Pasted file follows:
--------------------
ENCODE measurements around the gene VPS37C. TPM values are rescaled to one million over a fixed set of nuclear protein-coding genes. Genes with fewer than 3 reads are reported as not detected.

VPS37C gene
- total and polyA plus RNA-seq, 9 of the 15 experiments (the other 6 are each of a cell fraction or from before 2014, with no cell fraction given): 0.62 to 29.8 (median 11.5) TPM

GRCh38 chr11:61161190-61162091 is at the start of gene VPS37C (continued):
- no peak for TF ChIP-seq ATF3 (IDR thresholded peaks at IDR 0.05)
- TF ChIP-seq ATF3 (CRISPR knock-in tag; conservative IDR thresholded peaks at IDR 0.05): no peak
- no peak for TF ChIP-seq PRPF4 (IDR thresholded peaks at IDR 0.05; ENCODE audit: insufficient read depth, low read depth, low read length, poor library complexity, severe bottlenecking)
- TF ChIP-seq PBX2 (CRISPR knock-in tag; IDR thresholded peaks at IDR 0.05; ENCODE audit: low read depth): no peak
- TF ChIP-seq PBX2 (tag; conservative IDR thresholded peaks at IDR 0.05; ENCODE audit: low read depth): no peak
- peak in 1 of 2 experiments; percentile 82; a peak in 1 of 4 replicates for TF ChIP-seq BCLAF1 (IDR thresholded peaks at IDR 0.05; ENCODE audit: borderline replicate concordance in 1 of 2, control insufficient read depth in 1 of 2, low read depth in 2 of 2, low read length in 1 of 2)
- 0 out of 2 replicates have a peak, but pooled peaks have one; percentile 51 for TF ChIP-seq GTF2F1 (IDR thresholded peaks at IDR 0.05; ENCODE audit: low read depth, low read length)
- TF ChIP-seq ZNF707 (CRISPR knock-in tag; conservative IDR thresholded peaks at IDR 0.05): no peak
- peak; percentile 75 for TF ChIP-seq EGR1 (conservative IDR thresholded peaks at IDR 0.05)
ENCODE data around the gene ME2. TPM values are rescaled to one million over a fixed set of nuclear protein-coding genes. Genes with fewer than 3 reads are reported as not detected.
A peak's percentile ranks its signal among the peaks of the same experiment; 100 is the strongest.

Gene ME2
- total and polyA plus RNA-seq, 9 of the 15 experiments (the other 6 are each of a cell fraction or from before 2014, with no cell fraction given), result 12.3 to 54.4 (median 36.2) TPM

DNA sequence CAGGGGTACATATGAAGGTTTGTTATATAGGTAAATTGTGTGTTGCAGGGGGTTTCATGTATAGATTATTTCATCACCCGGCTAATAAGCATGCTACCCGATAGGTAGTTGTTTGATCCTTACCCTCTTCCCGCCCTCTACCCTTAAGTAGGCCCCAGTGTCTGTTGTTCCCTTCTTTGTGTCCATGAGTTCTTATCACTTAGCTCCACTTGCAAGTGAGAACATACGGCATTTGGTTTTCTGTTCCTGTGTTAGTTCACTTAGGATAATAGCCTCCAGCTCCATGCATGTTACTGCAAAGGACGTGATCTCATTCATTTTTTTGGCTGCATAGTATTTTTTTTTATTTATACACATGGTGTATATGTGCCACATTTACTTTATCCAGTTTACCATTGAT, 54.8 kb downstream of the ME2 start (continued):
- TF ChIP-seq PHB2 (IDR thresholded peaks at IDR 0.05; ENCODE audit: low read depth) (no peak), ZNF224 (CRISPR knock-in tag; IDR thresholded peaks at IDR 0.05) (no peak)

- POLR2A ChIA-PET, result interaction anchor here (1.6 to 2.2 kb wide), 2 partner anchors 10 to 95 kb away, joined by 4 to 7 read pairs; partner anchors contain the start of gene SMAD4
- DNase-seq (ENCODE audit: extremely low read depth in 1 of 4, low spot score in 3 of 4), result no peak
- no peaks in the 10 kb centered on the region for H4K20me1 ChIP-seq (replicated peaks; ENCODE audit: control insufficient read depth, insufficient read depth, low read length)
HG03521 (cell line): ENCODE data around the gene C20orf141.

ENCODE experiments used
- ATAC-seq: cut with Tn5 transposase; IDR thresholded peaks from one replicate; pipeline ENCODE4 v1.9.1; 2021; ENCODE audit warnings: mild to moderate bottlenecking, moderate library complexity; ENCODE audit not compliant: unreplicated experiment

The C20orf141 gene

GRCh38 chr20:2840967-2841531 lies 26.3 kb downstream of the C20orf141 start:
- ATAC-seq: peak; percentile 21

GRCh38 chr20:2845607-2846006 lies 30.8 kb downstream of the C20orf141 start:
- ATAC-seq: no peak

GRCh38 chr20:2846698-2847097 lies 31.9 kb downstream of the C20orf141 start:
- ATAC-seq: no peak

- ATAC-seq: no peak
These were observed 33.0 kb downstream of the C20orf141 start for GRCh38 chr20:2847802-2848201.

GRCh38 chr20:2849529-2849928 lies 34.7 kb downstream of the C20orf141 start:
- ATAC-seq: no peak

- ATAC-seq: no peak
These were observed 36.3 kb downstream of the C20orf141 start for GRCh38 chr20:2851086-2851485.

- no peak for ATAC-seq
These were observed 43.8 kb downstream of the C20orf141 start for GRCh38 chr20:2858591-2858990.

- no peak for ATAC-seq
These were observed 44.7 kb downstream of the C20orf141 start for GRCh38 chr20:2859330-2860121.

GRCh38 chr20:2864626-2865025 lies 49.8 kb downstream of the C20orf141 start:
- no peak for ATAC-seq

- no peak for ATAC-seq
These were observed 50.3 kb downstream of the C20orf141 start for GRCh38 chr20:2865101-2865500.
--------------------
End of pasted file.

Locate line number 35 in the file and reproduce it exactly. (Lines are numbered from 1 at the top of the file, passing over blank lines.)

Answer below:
GRCh38 chr20:2849529-2849928 lies 34.7 kb downstream of the C20orf141 start: